We’ve all heard it: Write what you know. Your everyday, ordinary life is full of writing ideas. You know more than you think you know. Take all that knowledge and write. But then, take a risk and move into areas where you’re less familiar.
Your Life 24/7
From the moment you get up to the moment your eyes close at night, writing ideas surround you: your journey with God, marriage, parenting, pets, caretaking elderly parents, illness, financial issues, singleness, dealing with loss, decorating ideas, forgiveness, gardening, and on and on.
Share your insights on what you’ve learned. Bring your readers with you on your journey. What is God teaching you today? What’s do you handle a disagreement in your marriage? How do you discipline your child? What works and what doesn’t? How did you discover that your pet had a health issue? How did you help your elderly parents transition to a more dependent living situation? How did you know the warning signs of a serious illness?
Do you get the idea? You know more things than you may realize.
Now Expand Your Vision
Look for ideas where you least expect them: a commercial on TV or radio, a TV show, a conversation you overhear at the grocery store, current events, the newspaper, a website, ideas from friends, your child’s homework, a song you hear. The ideas are there. You just need to recognize them as ideas.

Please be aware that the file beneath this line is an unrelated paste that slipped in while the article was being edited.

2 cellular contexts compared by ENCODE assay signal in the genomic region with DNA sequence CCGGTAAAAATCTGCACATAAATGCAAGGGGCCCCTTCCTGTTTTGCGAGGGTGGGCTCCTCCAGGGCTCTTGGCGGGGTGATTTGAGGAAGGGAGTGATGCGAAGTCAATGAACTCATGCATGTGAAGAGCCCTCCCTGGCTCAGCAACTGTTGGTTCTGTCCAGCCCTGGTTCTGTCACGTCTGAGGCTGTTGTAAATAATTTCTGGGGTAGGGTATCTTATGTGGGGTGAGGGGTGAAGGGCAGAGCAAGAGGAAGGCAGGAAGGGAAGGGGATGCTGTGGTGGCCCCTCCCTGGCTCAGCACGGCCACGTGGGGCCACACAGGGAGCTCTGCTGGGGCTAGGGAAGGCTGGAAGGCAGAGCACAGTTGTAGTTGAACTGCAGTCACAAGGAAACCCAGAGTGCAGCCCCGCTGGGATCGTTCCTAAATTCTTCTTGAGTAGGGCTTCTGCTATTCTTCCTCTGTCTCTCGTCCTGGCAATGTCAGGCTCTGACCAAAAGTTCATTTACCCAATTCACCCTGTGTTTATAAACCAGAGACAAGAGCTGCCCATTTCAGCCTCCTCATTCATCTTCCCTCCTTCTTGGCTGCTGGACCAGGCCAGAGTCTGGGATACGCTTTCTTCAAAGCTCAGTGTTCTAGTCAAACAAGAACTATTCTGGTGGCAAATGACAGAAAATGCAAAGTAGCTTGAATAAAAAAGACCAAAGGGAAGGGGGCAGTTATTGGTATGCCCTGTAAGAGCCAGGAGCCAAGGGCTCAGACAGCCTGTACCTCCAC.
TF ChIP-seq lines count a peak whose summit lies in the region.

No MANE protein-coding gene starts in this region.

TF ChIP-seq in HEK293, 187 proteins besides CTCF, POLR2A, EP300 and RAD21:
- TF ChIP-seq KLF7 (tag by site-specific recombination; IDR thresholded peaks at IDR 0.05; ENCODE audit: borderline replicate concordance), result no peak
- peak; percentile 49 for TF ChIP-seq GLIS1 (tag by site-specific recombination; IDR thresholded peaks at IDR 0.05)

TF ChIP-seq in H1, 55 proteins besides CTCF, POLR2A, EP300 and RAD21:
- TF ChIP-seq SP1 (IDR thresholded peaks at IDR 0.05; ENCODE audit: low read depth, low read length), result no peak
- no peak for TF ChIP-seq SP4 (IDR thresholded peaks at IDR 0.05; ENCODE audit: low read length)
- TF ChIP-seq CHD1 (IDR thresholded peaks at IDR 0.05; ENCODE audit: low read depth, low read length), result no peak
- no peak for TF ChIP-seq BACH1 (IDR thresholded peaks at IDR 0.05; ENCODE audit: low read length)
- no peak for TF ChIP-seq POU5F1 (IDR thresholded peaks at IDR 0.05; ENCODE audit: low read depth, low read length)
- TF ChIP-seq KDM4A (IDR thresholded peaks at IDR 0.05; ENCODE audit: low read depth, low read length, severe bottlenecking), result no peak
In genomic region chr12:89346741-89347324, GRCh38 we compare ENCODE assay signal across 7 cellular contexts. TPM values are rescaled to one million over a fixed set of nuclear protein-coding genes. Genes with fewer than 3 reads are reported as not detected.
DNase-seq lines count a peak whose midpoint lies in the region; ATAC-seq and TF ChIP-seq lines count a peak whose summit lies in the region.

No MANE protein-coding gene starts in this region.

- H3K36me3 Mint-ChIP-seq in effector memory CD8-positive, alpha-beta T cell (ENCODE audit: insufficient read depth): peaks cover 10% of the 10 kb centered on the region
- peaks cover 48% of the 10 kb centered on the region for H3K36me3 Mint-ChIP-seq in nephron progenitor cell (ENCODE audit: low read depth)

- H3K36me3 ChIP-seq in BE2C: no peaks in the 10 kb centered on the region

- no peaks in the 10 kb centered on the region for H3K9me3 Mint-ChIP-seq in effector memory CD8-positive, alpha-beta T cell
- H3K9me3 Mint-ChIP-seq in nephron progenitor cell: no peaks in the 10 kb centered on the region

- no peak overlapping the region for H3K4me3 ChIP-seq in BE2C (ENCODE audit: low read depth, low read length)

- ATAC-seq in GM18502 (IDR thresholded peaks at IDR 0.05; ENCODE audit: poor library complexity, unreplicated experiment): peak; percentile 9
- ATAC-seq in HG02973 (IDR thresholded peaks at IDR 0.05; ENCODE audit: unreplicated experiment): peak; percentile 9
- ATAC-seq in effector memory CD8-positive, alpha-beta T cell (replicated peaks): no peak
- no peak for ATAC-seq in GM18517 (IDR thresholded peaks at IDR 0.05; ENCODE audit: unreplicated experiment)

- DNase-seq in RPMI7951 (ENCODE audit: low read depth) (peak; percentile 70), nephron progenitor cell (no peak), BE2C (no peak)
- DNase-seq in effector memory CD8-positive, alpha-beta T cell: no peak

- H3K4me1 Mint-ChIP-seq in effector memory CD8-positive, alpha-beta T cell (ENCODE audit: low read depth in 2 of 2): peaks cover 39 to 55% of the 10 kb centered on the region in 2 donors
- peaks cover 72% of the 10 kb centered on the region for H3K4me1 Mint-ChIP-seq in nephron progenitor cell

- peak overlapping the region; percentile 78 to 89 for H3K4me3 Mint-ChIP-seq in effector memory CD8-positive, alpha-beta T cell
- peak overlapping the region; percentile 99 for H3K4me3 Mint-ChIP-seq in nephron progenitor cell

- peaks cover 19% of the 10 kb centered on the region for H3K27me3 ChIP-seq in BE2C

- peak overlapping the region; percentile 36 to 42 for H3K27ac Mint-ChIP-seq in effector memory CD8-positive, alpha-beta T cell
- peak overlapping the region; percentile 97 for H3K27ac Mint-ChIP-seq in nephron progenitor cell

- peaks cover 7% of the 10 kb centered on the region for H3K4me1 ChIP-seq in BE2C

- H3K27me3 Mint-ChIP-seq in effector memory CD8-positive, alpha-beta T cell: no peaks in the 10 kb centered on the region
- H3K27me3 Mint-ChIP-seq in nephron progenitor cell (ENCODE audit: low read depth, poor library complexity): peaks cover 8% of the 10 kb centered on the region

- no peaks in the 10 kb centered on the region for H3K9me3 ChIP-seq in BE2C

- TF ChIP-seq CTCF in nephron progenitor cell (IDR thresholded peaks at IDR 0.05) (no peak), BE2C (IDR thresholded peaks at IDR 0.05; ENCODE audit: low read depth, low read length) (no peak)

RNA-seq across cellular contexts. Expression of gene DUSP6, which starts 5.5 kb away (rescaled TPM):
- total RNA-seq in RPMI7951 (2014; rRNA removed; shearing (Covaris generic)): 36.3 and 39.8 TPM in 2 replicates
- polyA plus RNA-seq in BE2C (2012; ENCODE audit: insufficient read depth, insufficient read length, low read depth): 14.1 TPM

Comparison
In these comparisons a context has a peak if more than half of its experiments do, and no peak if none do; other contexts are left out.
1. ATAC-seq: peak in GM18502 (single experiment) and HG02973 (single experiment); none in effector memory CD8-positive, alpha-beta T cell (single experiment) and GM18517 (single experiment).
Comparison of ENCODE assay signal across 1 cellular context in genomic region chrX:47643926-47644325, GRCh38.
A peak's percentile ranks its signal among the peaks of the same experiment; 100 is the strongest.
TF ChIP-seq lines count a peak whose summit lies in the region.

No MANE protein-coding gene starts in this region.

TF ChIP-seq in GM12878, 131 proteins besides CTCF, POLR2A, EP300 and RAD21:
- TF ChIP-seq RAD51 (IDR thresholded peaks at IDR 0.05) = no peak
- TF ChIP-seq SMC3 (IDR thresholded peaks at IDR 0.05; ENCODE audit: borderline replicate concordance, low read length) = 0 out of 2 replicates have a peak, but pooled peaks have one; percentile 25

Look for ideas in every experience, everything you read or hear, everything that comes into your life. You never know where you’ll find the next nugget of inspiration. But if you don’t look for it, you won’t see it.
Research, Research, Research
You may never know the pain of divorce or the trauma of a crime victim, but someone else does. Research expands your writing so you can then offer comfort, information or point them to where they can get help.
Research every idea. Do interviews, search the web, go to the library. Even your research can spark ideas. For example, you may be writing an article on breast cancer and discover information on how diet affects your health. It doesn’t fit into your current piece but you can use it in something else.
Step Into 2013 Full of Ideas
Start 2013 with a notebook in hand – or Notes on your smartphone, or some other way to capture your ideas. Then, write. Ideas birth more ideas.
Figure out how to use your idea in nonfiction (personal experience, how-to, personality profile, devotional), fiction (short stories, novel, character traits, plot lines), poetry, and writing for children. Take one idea and use it several ways and in every genre. You’ll increase your output.
Now, go. Write what you know – and more.
© Deborah Christensen
Image courtesy of Stuart Miles / FreeDigitalPhotos.net